ORONO, Maine — The hallways and stairwells of Oxford Hall resembled the tunnels of an anthill as the Class of 2014 moved into the dorm at the University of Maine on Friday. Similar activity took place at buildings across the campus where first-year students will be living for the next nine months.
Kasey Leach, 19, of Wallingford, Conn., said the move-in process went well.
“But I think I overpacked,” the psychology major said as she took her clothes out of a blue plastic tote and put them in dresser drawers. “No, I know I overpacked. But I live too far away to call Mom and have her bring what I need from Connecticut.”
Kasey is the first child Jennifer Leach has moved out of her home to attend college.
“It’s quite an experience,” she said. “Kind of bittersweet.”
Amos Dean, 18, of Mapleton packed a little lighter but did bring a flat-screen TV and a video game system with him. Dean, a forestry major, said he already had been away from home a week at the Tanglewood 4-H Camp and Learning Center in Lincolnville, where he participated in a program for incoming forestry students.
“It was great,” Dean said. “Every day we did something different outdoors to learn about different aspects of the industry.”
First-year students and their families were assisted Friday by 800 older students who volunteered to take part in the traditional “Maine Hello” welcome program.
“This was, as Maine Hello Friday always is, a red-letter day at the University of Maine,” Vice President for Student Affairs and Dean of Students Robert Dana said in a press release. “This is a warm, welcoming, student-centered community and that is never more evident than when people turn out in force to make the newest members of that community feel at home.”
Kasey Leach is one of 1,837 first-year students at UMaine this year, according to UM spokesman Joe Carr. That is an increase of 2 percent over last year’s class, which numbered 1,803, a drop from 2,094 in the fall of 2008.
There are 1,454 in-state students in the class, nine more than last year, Carr said in a press release issued Friday, and 383 out-of-state students, a 21 percent increase over the 358 in 2009.
The mean SAT score in the incoming class is 1077, an 11-point increase from last year, Susan Hunter, senior vice president for academic affairs and provost, said in the press release.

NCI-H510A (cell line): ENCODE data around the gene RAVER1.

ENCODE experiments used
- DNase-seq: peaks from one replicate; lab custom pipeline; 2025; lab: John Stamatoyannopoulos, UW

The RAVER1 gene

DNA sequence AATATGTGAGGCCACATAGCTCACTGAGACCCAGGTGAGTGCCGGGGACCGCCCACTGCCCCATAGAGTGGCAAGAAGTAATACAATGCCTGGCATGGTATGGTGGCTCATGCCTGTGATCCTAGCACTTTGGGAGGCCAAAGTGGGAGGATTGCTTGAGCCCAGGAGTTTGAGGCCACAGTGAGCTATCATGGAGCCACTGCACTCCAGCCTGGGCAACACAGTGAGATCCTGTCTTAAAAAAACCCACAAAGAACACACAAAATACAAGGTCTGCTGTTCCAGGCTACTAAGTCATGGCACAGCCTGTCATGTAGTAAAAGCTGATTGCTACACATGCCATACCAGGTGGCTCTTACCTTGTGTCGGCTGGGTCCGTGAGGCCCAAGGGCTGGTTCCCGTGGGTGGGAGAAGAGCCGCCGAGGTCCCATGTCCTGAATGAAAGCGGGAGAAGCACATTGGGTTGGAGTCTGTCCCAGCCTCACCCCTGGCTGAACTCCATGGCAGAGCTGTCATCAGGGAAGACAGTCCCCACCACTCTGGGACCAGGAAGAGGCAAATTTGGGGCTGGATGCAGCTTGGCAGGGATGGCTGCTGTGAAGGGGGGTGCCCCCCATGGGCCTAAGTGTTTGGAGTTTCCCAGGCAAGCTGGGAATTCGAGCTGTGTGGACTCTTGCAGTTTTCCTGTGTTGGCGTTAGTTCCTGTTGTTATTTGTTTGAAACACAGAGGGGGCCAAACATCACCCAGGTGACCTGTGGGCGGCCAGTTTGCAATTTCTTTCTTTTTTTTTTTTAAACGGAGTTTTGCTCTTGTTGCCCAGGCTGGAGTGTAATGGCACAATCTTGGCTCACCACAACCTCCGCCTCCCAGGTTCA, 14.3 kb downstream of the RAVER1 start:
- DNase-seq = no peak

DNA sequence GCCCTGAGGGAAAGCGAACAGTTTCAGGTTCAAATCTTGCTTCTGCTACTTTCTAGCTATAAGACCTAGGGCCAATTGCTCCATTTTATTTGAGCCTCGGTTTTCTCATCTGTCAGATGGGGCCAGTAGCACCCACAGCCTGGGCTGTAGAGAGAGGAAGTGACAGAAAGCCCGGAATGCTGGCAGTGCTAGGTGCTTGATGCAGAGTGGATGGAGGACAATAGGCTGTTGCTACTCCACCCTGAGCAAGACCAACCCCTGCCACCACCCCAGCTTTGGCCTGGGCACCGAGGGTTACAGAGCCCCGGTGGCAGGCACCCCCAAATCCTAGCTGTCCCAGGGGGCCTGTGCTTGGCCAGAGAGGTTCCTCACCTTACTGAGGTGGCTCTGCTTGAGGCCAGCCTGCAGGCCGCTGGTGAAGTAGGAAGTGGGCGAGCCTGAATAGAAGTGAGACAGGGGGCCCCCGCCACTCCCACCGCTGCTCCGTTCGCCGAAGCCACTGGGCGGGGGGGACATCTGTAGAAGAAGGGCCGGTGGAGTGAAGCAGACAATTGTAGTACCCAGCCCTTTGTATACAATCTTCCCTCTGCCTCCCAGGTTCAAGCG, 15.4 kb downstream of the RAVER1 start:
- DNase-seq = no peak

“I regard these numbers as good news,” she said. “The number of Maine students is holding steady even while demographic issues challenge all Maine colleges and universities, suggesting widespread appreciation for the quality and value of this university.
“Moreover, the out-of-state increase means that more people are recognizing the attributes, particularly the strong academic programs, that make UMaine an outstanding choice for anybody seeking a dynamic, rewarding university experience,” Hunter said.
Two out-of-state students — Whitney Callahan, 17, of Rockport, Mass., and Kelly Graham, 18, of Merrimack, N.H. — decided to room together earlier this summer when they met at a weekend orientation. Both are enrolled in the nursing program.
They kept in touch and consulted each other on what to bring and how to decorate the room. The pair chose hot-pink and lime-green curtains, rugs, comforters and storage bins. Even their plastic hangers matched the color scheme.
Both young women were familiar with the state before deciding to attend UMaine. Graham’s parents are alumni. Her mother, Lisa Graham, graduated in 1983 with a degree in speech communications, and her father, Peter Graham, graduated in 1981 with a business degree.
“We were from Bangor and lived at home while going to school,” Lisa Graham said as her daughter continued to unpack. “We’re happy she’s going to get that experience of living on campus.”
The rest of the student body who reside on campus will return over the weekend, according to Carr. Classes are scheduled to begin Monday.
The projected total enrollment for fall is 11,255, according to Carr. Forty-seven states, the District of Columbia and the Virgin Islands will be represented in the UMaine student population, along with 77 countries, he said.
Preliminary enrollment figures from other campuses in the University of Maine System were not available Friday, but first-year students began moving into their dorms Thursday at the University of Maine at Presque Isle, according to information on its website.
While first-year students were moving into dorms on the Orono campus Friday, parents also were helping freshmen move in at the University of Maine at Machias. The same process will take place today at the University of Maine at Farmington and the University of Southern Maine. First-year students at the University of Maine at Fort Kent will move in Monday.
Classes at all campuses except UMFK and UMF will begin Monday. Classes on those campuses will begin Wednesday.
Unity College’s student move-in will be held from 8 a.m. to noon Saturday.